The Rise of National Socialism and the Working Classes in Weimar Germany

The Rise of National Socialism and the Working Classes in Weimar Germany

The Rise of National Socialism and the Working Classes in Weimar Germany

The Rise of National Socialism and the Working Classes in Weimar Germany

Synopsis

Before seizing power the Nazi movement assembled an exceptionally broad social coalition of activists and supporters. Many were working class, but there remains considerable disagreement over the precise size and structure of this constituency and still more over its ideology and politics. An indispensable work for scholars of interwar Germany and Nazism in general.

Excerpt

Until recently it appeared that any relationship between National Socialism and the working classes of Germany was essentially negative. A virtual consensus prevailed over many decades that both the Nazi ethos and constituency were overwhelmingly middle class. In 1930 the political scientist Theodor Geiger remarked: 'No one doubts that National Socialism owes its electoral success to the traditional and new middle class', a view echoed by Hendrik de Man, among many others, when in 1931 he defined the NSDAP as 'a typical middle-class and white- collar movement'. Postwar analysts readily endorsed such perceptions, with Seymour Martin Lipset prominent among those who explained the origins of Hitler's political breakthrough in terms of a radicalisation of the middle classes. Thus when Karl- Dietrich Bracher published his seminal history of National Socialism in 1969 he concluded that 'it was the rural and urban "middle class" in the broad sense of the term, which started and carried through the breakthrough of the NSDAP.... Generally, in times of crisis the hopeless elements in the middle class tend to listen to fascist slogans, while the working class, on the other hand, tends towards Communism'. A series of fine regional and local studies have generally accepted or further promoted this line of interpretation, leaving an almost indelible imprint on the historiography of National Socialism.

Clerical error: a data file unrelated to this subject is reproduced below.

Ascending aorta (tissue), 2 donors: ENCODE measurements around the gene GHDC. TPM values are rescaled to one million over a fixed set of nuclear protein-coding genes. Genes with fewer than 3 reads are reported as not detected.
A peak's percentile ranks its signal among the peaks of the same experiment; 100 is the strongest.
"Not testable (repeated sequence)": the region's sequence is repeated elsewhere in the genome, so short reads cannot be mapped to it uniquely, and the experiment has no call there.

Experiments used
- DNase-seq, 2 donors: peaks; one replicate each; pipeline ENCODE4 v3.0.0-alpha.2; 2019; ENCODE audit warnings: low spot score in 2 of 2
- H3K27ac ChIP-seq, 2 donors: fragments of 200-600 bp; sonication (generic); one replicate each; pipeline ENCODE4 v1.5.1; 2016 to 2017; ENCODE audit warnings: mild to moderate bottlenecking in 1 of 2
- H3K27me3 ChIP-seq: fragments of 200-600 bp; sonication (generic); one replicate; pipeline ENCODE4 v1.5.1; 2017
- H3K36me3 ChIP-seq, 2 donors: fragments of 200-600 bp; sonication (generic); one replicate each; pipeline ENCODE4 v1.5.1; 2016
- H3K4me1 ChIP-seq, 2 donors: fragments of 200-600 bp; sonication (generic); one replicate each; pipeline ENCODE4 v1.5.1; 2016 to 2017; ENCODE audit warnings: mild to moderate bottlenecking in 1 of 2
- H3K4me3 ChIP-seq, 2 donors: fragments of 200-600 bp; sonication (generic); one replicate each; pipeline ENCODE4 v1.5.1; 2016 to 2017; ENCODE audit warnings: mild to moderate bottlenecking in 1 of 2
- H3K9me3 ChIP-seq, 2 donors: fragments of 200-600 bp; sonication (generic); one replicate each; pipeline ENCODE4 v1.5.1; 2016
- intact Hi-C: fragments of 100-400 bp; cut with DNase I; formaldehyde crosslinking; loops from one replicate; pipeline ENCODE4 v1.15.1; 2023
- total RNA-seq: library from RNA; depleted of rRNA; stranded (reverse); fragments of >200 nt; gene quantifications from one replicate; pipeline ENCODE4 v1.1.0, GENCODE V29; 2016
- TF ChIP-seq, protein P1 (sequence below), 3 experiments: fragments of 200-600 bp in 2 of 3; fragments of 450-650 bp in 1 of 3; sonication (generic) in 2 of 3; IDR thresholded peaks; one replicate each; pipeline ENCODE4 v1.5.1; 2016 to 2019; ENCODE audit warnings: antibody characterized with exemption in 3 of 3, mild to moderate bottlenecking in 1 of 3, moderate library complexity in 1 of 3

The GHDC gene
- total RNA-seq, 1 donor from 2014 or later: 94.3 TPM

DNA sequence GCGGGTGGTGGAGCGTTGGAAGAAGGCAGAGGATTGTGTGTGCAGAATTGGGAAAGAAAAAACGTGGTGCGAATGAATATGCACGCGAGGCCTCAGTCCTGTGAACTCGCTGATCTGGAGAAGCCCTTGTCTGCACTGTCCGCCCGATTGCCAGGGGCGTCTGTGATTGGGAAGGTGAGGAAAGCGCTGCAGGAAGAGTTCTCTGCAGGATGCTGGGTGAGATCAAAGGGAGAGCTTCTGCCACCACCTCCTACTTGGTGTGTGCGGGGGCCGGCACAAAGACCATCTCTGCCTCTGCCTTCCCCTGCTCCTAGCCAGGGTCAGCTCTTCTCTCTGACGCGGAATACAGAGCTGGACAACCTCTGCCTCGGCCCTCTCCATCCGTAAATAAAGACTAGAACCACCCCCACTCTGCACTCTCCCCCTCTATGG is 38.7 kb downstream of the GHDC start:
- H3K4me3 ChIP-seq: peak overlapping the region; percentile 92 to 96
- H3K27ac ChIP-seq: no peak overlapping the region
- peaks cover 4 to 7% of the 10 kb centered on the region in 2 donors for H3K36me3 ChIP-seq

During the past decade or so, however, it has become increasingly apparent that the National Socialist constituency at the end of Weimar was far more diverse than hitherto believed. By then the NSDAP had succeeded in building a coalition that cut drastically across social fault lines in a manner unprecedented in German . . .

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